Religion and the Decline of Magic by Keith Thomas
(Penguin History)

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Witchcraft, astrology, divination and every kind of popular magic flourished in England during the sixteenth and seventeenth centuries, from the belief that a blessed amulet could prevent the assaults of the Devil to the use of the same charms to recover stolen goods. At the same time the Protestant Reformation attempted to take the magic out of religion, and scientists were developing new explanations of the universe. Keith Thomas's classic analysis of beliefs held on every level of English society begins with the collapse of the medieval Church and ends with the changing intellectual atmosphere around 1700, when science and rationalism began to challenge the older systems of belief.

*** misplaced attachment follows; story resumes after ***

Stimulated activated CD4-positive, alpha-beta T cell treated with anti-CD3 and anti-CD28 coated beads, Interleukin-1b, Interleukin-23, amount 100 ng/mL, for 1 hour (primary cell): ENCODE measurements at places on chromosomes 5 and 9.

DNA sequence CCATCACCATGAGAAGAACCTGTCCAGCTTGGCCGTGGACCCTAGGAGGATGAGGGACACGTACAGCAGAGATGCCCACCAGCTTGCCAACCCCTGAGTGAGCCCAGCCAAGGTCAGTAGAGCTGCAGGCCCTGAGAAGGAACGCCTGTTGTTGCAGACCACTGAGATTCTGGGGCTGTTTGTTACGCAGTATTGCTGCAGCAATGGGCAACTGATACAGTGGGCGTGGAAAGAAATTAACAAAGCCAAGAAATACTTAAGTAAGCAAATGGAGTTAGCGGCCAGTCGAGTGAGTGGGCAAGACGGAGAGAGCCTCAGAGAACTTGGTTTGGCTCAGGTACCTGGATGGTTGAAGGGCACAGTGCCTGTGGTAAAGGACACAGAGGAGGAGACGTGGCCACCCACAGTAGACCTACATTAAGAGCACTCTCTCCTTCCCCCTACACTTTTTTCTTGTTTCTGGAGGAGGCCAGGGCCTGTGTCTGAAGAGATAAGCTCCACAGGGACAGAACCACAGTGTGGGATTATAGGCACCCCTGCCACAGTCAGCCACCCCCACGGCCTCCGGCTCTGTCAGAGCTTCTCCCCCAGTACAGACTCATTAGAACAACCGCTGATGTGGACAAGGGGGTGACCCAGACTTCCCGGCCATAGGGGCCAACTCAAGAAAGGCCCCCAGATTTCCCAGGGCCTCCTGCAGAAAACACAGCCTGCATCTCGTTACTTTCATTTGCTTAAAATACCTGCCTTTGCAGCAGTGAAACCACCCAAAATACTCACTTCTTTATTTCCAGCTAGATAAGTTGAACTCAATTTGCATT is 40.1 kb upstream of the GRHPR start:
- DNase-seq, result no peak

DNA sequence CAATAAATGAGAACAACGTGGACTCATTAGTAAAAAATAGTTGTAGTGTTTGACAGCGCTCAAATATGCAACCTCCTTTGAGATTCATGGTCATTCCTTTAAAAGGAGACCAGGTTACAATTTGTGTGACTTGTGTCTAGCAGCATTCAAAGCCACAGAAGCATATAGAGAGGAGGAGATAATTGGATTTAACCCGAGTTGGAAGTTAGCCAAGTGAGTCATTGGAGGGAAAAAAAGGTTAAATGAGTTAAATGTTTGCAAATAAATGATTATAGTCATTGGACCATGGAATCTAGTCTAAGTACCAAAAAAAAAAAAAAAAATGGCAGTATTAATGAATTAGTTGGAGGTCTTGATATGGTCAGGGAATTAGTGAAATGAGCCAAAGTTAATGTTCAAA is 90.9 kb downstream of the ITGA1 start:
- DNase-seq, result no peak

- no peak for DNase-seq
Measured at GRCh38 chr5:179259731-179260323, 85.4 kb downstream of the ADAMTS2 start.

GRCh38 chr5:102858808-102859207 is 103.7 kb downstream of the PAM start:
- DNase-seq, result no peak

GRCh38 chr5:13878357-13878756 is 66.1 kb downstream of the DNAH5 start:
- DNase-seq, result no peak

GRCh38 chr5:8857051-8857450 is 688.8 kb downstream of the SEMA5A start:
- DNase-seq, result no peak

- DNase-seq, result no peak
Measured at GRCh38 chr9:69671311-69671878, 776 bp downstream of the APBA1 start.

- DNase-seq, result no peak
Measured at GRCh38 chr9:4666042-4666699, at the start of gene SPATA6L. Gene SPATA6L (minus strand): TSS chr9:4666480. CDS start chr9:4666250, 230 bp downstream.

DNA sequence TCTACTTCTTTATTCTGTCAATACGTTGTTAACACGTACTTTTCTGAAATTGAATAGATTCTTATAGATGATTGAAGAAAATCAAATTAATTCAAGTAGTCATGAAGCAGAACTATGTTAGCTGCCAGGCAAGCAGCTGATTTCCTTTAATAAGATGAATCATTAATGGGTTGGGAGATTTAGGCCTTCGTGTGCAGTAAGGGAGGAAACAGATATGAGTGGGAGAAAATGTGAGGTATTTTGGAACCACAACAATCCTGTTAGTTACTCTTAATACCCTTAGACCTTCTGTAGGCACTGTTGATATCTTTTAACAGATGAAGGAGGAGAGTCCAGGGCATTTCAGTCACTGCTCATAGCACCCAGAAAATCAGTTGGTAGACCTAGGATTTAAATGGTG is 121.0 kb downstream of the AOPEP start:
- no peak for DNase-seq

About Keith Thomas

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Keith Thomas is a Fellow of All Souls College, Oxford. He was formerly President of Corpus Christi College and, before that, Professor of Modern History and Fellow of St John's College. RELIGION AND DECLINE OF MAGIC, his first book, won one of the two Wolfson Literary Awards for History in 1972. He was knighted in 1988 for services to the study of history.
Published January 30, 2003 by Penguin. 880 pages
Genres: History, Religion & Spirituality, Education & Reference, Travel, Self Help, Political & Social Sciences. Non-fiction

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The subject of this volume concentrates upon the popular beliefs merging magic with true religion in 16th and 17th century England.

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